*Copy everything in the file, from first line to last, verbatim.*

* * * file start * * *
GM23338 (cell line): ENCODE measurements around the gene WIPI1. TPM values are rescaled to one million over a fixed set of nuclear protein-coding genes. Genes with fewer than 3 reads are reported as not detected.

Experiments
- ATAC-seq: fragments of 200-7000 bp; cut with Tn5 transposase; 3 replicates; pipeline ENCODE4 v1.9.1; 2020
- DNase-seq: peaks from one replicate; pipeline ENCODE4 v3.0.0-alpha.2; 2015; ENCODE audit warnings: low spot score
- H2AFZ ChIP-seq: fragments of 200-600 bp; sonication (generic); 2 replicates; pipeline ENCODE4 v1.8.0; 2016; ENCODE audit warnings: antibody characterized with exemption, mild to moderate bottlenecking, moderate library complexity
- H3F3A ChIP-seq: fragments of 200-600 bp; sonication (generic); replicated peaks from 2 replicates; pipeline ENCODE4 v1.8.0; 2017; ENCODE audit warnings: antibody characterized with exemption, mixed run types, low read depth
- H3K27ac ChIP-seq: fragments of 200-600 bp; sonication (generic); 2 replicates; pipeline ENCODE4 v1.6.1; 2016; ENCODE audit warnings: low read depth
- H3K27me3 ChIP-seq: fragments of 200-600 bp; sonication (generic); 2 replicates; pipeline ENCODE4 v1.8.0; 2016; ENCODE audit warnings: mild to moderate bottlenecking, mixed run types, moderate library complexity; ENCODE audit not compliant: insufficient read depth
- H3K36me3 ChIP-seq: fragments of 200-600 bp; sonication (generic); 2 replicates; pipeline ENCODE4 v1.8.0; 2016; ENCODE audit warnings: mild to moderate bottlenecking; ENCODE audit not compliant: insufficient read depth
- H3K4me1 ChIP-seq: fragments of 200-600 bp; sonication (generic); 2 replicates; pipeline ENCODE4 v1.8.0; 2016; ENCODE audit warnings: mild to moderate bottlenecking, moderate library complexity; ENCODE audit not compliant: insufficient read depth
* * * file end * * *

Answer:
GM23338 (cell line): ENCODE measurements around the gene WIPI1. TPM values are rescaled to one million over a fixed set of nuclear protein-coding genes. Genes with fewer than 3 reads are reported as not detected.

Experiments
- ATAC-seq: fragments of 200-7000 bp; cut with Tn5 transposase; 3 replicates; pipeline ENCODE4 v1.9.1; 2020
- DNase-seq: peaks from one replicate; pipeline ENCODE4 v3.0.0-alpha.2; 2015; ENCODE audit warnings: low spot score
- H2AFZ ChIP-seq: fragments of 200-600 bp; sonication (generic); 2 replicates; pipeline ENCODE4 v1.8.0; 2016; ENCODE audit warnings: antibody characterized with exemption, mild to moderate bottlenecking, moderate library complexity
- H3F3A ChIP-seq: fragments of 200-600 bp; sonication (generic); replicated peaks from 2 replicates; pipeline ENCODE4 v1.8.0; 2017; ENCODE audit warnings: antibody characterized with exemption, mixed run types, low read depth
- H3K27ac ChIP-seq: fragments of 200-600 bp; sonication (generic); 2 replicates; pipeline ENCODE4 v1.6.1; 2016; ENCODE audit warnings: low read depth
- H3K27me3 ChIP-seq: fragments of 200-600 bp; sonication (generic); 2 replicates; pipeline ENCODE4 v1.8.0; 2016; ENCODE audit warnings: mild to moderate bottlenecking, mixed run types, moderate library complexity; ENCODE audit not compliant: insufficient read depth
- H3K36me3 ChIP-seq: fragments of 200-600 bp; sonication (generic); 2 replicates; pipeline ENCODE4 v1.8.0; 2016; ENCODE audit warnings: mild to moderate bottlenecking; ENCODE audit not compliant: insufficient read depth
- H3K4me1 ChIP-seq: fragments of 200-600 bp; sonication (generic); 2 replicates; pipeline ENCODE4 v1.8.0; 2016; ENCODE audit warnings: mild to moderate bottlenecking, moderate library complexity; ENCODE audit not compliant: insufficient read depth